Photo: Geoff Alexander
Situated at the meeting spot of the Potomac and Anacostia Rivers, Buzzard Point offers dramatic views and plenty of character. Located in DC’s Southwest quadrant, Buzzard Point sits on a peninsula at the confluence of the two rivers.
A similar name appears on maps as early as the 1600s when European settlers began exploring the area. It then went through a couple of more name changes over the coming years and decades.
At one point, George Washington and Pierre Charles L’Enfant, the man who laid out the original design for DC, designated the area we now call Buzzard Point for military usage. By the early 1800s, the arsenal had tripled in size and Congress had approved the construction of more buildings in the area.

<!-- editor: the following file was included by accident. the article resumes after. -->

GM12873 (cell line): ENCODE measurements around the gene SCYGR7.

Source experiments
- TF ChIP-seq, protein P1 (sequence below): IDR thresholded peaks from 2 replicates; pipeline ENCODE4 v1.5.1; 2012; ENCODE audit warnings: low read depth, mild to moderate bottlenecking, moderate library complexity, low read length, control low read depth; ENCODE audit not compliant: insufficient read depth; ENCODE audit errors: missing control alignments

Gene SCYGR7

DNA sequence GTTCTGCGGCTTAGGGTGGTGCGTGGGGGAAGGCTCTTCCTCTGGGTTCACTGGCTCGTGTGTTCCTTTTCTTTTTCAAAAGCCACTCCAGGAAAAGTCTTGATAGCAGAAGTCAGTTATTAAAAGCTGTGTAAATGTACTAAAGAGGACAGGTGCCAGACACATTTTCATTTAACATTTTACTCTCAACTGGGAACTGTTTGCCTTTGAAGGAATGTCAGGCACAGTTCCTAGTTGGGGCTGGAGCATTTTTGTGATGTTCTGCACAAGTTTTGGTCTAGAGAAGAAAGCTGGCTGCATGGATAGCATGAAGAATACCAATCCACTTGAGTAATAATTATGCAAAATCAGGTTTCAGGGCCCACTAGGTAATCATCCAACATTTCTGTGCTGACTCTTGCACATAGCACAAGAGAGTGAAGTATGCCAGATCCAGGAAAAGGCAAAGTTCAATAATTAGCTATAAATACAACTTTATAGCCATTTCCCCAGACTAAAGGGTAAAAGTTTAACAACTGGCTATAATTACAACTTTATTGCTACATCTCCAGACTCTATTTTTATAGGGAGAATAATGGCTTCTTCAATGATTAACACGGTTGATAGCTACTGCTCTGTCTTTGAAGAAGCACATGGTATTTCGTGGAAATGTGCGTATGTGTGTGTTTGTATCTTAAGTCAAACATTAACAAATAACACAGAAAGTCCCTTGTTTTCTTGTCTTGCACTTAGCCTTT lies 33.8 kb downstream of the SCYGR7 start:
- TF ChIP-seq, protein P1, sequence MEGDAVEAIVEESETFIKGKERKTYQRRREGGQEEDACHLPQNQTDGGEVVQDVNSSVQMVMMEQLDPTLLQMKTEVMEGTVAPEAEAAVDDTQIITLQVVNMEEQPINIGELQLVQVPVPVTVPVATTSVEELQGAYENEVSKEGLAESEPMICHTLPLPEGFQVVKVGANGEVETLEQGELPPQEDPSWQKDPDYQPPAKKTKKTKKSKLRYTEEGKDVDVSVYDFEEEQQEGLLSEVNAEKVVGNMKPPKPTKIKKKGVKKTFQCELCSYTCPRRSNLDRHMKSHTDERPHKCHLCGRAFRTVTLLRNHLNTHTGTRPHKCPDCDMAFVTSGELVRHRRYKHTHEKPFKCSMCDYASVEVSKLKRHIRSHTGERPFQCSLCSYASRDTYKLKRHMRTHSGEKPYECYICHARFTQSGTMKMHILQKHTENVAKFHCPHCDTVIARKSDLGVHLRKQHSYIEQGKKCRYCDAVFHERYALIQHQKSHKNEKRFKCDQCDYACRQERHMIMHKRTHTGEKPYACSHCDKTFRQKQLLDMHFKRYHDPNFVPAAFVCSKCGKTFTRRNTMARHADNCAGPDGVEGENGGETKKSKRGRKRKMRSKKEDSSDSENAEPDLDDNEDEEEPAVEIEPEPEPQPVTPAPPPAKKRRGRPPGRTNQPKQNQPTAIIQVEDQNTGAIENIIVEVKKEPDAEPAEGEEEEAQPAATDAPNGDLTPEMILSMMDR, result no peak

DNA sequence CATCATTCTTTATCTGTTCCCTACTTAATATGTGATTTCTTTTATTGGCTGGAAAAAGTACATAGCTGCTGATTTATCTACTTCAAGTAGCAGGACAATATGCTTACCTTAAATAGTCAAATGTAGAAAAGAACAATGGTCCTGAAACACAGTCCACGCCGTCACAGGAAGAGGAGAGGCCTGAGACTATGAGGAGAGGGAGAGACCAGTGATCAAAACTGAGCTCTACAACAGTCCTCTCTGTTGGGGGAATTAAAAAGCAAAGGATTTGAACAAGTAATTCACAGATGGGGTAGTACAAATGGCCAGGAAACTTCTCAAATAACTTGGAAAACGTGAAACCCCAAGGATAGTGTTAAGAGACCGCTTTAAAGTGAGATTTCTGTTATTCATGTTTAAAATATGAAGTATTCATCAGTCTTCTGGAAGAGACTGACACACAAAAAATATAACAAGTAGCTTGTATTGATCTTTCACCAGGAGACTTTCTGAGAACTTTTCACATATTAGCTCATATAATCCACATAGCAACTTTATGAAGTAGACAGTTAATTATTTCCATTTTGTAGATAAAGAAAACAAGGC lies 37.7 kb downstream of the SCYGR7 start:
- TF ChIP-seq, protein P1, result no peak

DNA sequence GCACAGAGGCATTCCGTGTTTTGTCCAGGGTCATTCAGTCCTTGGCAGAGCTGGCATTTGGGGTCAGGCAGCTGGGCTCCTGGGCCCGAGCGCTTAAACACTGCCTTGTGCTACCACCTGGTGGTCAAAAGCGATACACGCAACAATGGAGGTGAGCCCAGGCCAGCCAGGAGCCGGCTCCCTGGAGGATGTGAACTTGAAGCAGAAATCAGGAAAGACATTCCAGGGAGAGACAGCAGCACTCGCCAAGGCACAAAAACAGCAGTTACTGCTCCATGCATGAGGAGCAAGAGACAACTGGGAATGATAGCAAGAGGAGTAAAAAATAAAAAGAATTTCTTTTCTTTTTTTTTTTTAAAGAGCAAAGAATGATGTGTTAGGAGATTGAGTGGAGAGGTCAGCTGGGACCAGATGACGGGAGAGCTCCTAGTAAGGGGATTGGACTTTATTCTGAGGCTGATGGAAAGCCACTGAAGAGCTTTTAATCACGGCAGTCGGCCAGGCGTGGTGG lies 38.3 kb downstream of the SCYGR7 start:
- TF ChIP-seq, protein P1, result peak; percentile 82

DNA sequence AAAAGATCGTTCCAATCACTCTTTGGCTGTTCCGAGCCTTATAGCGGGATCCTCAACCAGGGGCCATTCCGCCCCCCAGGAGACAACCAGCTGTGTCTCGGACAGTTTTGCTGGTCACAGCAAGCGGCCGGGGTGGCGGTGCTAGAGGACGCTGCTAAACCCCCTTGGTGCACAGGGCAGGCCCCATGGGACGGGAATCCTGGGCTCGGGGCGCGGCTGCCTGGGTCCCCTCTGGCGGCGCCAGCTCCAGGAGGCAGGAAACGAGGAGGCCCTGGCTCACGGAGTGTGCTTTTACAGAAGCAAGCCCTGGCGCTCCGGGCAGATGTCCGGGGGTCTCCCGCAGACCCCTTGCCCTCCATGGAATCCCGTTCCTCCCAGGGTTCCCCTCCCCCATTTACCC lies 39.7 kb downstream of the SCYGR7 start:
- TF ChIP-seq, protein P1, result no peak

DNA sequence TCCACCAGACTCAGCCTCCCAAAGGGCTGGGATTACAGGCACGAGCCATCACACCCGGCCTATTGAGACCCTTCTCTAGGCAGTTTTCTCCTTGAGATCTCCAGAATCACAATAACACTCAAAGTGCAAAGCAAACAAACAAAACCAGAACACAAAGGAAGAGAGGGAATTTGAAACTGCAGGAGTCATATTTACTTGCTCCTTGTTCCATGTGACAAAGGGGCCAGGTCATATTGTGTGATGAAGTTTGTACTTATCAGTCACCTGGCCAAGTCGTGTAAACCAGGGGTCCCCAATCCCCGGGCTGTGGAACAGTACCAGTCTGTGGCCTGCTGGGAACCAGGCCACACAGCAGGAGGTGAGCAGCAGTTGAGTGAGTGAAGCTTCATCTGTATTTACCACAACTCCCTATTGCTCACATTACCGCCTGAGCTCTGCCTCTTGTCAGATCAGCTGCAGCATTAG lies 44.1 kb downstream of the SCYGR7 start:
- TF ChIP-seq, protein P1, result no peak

Renamed the Washington Arsenal, the military used the site to test out new weaponry during the Civil War. Flash forward to the late 1940s and it took on the name Fort McNair.
While the military certainly found a good use for the peninsula, the isolated spot was virtually ignored by the rest of Washington for years. Visions of using it for river traffic never took off and much of the area stayed fairly rural.
Over the coming years and decades developers eyed the area but little progress was made. While Buzzard Point was once just the name of the very tip of the peninsula, it’s now used as a reference to much of the surrounding area in the Capitol Riverfront area.
Buzzard Point has the advantage of sitting close to Nationals Park and two Metro stations. A couple of years ago, DC United moved into Audi Field at Buzzard Point.
This walkable neighborhood also offers space to get out on the river with paddle boarding or kayaking, plus thousands of new residences, entertainment venues, shops and restaurants are all planned for the future.